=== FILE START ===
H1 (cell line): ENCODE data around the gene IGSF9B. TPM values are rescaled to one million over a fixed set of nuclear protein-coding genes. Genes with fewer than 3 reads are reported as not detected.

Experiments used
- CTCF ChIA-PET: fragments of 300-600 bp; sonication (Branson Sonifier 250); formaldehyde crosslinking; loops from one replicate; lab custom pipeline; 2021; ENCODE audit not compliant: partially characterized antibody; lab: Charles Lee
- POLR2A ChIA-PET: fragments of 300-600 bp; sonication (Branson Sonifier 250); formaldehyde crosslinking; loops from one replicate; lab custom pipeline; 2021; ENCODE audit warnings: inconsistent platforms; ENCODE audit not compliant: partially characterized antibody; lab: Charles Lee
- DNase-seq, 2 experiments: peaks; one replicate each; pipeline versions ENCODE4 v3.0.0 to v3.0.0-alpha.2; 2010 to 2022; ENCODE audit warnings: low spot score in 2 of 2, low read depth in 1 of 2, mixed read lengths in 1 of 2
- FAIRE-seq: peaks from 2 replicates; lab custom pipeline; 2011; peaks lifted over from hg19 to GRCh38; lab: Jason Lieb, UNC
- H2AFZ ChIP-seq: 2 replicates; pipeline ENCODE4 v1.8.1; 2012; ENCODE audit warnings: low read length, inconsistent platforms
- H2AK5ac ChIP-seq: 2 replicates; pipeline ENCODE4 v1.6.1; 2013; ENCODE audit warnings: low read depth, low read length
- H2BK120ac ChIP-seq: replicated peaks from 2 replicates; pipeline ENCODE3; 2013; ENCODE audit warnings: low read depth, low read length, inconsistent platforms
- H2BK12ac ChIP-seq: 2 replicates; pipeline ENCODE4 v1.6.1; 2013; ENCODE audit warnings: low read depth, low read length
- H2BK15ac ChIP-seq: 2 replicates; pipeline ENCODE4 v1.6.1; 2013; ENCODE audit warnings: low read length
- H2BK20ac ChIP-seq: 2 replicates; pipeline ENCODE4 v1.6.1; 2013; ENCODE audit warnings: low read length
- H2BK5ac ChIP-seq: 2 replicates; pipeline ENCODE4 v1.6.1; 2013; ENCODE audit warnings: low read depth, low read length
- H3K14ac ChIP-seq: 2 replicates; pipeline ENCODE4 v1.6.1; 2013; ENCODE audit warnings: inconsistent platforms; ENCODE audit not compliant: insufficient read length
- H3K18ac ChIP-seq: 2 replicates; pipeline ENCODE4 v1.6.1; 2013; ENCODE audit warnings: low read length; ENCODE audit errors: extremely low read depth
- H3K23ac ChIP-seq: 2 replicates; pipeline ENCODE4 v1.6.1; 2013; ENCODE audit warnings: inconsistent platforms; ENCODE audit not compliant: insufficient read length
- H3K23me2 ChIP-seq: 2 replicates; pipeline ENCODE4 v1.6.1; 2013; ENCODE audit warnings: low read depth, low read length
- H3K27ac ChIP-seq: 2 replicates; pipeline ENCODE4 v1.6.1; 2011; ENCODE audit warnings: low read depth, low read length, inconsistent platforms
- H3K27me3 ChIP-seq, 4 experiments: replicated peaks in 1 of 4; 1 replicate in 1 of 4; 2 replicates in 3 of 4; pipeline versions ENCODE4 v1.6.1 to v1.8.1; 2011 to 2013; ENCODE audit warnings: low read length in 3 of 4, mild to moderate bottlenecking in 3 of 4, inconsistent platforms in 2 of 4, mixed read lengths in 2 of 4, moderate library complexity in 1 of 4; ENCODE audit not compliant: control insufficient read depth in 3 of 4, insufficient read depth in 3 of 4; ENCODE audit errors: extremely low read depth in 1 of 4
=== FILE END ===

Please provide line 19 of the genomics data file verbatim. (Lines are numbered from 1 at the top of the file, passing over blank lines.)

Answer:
- H3K27me3 ChIP-seq, 4 experiments: replicated peaks in 1 of 4; 1 replicate in 1 of 4; 2 replicates in 3 of 4; pipeline versions ENCODE4 v1.6.1 to v1.8.1; 2011 to 2013; ENCODE audit warnings: low read length in 3 of 4, mild to moderate bottlenecking in 3 of 4, inconsistent platforms in 2 of 4, mixed read lengths in 2 of 4, moderate library complexity in 1 of 4; ENCODE audit not compliant: control insufficient read depth in 3 of 4, insufficient read depth in 3 of 4; ENCODE audit errors: extremely low read depth in 1 of 4